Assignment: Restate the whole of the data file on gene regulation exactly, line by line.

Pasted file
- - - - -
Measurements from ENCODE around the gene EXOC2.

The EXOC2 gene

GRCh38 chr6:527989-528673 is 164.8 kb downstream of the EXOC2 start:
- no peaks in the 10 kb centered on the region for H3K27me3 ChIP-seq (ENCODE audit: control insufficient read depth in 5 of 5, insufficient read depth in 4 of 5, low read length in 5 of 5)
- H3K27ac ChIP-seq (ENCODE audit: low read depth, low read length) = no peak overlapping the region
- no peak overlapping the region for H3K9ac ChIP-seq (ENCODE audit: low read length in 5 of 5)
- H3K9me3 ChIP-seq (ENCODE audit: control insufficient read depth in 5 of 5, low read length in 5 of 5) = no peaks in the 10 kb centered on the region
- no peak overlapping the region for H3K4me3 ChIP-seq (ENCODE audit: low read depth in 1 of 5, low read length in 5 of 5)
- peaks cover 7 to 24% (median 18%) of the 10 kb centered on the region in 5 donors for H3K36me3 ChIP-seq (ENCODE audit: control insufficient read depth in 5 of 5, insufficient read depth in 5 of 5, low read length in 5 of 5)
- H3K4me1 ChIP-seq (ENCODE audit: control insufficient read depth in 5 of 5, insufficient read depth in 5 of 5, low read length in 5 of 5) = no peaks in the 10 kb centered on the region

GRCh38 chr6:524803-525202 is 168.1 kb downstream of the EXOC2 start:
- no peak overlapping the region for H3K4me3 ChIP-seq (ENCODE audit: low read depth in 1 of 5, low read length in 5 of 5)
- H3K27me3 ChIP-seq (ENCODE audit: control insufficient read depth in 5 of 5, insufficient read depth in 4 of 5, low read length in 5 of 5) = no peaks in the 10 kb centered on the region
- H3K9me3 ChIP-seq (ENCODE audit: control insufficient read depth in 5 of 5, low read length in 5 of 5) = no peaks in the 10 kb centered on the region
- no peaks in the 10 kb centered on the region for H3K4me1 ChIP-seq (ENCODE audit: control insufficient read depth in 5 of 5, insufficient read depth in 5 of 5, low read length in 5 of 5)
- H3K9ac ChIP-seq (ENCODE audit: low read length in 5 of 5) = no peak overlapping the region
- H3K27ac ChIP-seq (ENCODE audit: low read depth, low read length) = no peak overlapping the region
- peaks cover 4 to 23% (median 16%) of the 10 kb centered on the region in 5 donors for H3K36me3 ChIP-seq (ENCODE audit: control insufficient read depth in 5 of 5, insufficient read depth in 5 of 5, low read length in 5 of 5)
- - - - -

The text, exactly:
Measurements from ENCODE around the gene EXOC2.

The EXOC2 gene

GRCh38 chr6:527989-528673 is 164.8 kb downstream of the EXOC2 start:
- no peaks in the 10 kb centered on the region for H3K27me3 ChIP-seq (ENCODE audit: control insufficient read depth in 5 of 5, insufficient read depth in 4 of 5, low read length in 5 of 5)
- H3K27ac ChIP-seq (ENCODE audit: low read depth, low read length) = no peak overlapping the region
- no peak overlapping the region for H3K9ac ChIP-seq (ENCODE audit: low read length in 5 of 5)
- H3K9me3 ChIP-seq (ENCODE audit: control insufficient read depth in 5 of 5, low read length in 5 of 5) = no peaks in the 10 kb centered on the region
- no peak overlapping the region for H3K4me3 ChIP-seq (ENCODE audit: low read depth in 1 of 5, low read length in 5 of 5)
- peaks cover 7 to 24% (median 18%) of the 10 kb centered on the region in 5 donors for H3K36me3 ChIP-seq (ENCODE audit: control insufficient read depth in 5 of 5, insufficient read depth in 5 of 5, low read length in 5 of 5)
- H3K4me1 ChIP-seq (ENCODE audit: control insufficient read depth in 5 of 5, insufficient read depth in 5 of 5, low read length in 5 of 5) = no peaks in the 10 kb centered on the region

GRCh38 chr6:524803-525202 is 168.1 kb downstream of the EXOC2 start:
- no peak overlapping the region for H3K4me3 ChIP-seq (ENCODE audit: low read depth in 1 of 5, low read length in 5 of 5)
- H3K27me3 ChIP-seq (ENCODE audit: control insufficient read depth in 5 of 5, insufficient read depth in 4 of 5, low read length in 5 of 5) = no peaks in the 10 kb centered on the region
- H3K9me3 ChIP-seq (ENCODE audit: control insufficient read depth in 5 of 5, low read length in 5 of 5) = no peaks in the 10 kb centered on the region
- no peaks in the 10 kb centered on the region for H3K4me1 ChIP-seq (ENCODE audit: control insufficient read depth in 5 of 5, insufficient read depth in 5 of 5, low read length in 5 of 5)
- H3K9ac ChIP-seq (ENCODE audit: low read length in 5 of 5) = no peak overlapping the region
- H3K27ac ChIP-seq (ENCODE audit: low read depth, low read length) = no peak overlapping the region
- peaks cover 4 to 23% (median 16%) of the 10 kb centered on the region in 5 donors for H3K36me3 ChIP-seq (ENCODE audit: control insufficient read depth in 5 of 5, insufficient read depth in 5 of 5, low read length in 5 of 5)